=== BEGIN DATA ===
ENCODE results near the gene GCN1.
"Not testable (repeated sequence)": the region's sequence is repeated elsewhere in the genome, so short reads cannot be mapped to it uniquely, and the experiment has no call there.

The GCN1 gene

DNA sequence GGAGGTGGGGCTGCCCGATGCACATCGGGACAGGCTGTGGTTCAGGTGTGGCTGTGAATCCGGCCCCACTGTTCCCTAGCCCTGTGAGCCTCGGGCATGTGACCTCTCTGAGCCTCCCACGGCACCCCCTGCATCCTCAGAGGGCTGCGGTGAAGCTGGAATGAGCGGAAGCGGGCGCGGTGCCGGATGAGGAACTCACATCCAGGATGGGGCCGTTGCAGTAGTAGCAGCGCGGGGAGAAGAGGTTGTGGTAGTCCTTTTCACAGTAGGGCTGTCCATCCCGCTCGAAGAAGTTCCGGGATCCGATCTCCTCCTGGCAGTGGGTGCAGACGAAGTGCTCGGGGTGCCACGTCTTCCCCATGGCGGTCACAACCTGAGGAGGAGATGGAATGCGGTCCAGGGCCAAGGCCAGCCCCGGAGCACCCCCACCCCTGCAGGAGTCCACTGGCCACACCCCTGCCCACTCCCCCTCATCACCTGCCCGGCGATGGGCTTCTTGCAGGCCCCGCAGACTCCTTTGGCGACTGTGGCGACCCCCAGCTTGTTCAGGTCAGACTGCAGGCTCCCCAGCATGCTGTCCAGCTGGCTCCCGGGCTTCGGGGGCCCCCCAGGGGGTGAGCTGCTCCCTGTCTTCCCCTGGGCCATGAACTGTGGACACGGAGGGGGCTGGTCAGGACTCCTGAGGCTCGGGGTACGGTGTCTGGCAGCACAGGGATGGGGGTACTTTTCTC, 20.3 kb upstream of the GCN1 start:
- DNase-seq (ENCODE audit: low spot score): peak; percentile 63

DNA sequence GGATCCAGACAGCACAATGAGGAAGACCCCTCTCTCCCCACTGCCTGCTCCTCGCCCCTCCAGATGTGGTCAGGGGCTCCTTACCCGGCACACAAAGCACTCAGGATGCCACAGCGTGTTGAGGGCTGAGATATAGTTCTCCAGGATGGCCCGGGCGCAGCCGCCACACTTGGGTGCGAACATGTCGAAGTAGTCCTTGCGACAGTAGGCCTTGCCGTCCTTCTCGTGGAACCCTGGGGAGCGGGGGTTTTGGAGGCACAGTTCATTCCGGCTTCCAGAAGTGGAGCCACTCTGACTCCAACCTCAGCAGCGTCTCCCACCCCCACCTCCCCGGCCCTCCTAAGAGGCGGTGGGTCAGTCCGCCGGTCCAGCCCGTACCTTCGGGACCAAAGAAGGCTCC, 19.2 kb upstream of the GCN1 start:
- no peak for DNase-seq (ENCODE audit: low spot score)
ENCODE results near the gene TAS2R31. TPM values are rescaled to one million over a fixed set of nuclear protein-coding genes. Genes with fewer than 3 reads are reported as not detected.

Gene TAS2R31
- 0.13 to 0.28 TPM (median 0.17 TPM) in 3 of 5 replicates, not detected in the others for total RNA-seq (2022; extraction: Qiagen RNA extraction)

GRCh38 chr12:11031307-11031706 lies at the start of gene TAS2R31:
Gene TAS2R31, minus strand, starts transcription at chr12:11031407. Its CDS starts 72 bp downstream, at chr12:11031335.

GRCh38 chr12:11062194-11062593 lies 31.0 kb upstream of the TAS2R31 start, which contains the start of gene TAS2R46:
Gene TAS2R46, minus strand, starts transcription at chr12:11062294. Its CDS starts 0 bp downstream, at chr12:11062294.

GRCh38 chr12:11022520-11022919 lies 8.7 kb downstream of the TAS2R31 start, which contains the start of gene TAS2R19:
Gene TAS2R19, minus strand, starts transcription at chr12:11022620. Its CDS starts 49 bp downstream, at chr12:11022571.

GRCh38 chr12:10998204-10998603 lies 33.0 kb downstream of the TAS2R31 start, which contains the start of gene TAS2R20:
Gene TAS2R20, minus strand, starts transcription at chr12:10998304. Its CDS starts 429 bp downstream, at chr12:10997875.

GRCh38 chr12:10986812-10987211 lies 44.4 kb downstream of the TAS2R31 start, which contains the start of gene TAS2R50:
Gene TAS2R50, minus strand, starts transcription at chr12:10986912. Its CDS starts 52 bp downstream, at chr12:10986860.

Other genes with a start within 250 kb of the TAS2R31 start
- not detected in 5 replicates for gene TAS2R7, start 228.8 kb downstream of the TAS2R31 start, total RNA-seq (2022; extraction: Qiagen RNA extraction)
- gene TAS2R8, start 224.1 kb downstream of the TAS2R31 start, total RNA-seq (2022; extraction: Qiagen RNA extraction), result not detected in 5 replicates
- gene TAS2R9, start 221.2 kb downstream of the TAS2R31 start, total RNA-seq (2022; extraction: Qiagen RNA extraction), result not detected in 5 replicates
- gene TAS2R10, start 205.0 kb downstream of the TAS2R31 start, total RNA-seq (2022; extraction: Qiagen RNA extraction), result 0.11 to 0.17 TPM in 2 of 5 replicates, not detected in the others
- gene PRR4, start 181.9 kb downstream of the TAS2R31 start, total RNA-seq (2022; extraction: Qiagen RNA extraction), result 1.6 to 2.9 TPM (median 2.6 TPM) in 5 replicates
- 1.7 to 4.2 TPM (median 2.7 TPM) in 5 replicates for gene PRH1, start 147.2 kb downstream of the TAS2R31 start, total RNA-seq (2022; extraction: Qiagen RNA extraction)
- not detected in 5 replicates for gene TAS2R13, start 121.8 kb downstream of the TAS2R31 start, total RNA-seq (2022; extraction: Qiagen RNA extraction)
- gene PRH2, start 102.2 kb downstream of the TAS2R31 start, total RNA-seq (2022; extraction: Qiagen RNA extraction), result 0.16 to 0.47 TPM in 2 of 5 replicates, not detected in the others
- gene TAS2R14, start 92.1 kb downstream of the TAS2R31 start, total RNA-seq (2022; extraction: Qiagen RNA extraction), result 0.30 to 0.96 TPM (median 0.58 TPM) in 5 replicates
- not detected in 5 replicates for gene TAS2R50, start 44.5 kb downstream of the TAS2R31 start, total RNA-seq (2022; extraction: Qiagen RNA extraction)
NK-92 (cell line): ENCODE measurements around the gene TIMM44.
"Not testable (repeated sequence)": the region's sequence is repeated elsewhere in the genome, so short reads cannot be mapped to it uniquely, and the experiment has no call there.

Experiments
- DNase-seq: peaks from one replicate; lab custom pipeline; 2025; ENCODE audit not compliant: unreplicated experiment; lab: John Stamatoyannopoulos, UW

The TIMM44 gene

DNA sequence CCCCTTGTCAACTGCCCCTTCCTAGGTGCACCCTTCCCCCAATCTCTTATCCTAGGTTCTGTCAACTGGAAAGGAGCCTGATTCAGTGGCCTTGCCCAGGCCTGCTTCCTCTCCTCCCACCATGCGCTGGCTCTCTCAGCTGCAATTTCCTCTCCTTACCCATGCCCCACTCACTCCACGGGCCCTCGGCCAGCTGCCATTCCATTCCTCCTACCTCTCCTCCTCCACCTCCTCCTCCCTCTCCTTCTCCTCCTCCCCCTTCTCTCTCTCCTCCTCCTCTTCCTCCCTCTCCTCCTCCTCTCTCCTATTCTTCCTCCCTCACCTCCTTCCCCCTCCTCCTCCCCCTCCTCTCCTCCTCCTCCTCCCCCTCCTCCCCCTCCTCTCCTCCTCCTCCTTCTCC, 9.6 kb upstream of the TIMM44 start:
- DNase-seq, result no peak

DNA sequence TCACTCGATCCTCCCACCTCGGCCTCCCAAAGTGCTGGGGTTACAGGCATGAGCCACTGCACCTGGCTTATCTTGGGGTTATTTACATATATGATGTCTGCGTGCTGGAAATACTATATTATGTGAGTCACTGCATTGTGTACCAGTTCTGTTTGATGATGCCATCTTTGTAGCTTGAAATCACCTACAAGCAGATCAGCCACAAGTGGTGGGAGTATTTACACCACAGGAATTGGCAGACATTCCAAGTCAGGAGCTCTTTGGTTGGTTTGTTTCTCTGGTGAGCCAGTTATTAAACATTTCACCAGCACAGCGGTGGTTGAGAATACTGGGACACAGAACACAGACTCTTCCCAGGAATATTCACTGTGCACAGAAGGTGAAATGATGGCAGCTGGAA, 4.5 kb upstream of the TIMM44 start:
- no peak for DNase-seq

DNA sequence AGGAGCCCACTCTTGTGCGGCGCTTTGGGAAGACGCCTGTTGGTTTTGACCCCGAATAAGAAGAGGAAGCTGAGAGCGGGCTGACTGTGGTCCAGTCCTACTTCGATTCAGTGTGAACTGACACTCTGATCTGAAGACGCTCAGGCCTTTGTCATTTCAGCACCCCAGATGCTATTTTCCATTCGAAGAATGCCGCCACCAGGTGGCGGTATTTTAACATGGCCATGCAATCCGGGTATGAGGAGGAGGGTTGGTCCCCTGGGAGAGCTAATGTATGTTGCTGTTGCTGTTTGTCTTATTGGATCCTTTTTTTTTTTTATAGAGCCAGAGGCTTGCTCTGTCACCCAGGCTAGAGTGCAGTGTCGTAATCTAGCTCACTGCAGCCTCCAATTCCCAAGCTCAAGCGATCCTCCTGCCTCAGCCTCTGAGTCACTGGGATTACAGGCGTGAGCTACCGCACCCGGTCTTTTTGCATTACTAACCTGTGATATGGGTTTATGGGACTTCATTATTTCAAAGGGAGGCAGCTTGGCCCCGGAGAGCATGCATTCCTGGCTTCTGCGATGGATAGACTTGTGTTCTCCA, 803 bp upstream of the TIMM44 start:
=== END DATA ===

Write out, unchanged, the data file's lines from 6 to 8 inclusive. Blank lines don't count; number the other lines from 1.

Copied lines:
DNA sequence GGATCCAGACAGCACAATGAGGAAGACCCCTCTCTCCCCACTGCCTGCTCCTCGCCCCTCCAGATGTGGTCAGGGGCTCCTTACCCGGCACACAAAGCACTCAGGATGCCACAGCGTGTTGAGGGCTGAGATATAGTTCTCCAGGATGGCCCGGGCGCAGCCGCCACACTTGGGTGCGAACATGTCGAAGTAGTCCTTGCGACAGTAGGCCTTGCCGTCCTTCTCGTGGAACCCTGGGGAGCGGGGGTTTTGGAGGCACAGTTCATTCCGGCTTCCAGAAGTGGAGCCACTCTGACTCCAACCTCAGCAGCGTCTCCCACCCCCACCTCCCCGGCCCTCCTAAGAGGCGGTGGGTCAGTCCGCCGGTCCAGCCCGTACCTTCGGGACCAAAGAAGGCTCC, 19.2 kb upstream of the GCN1 start:
- no peak for DNase-seq (ENCODE audit: low spot score)
ENCODE results near the gene TAS2R31. TPM values are rescaled to one million over a fixed set of nuclear protein-coding genes. Genes with fewer than 3 reads are reported as not detected.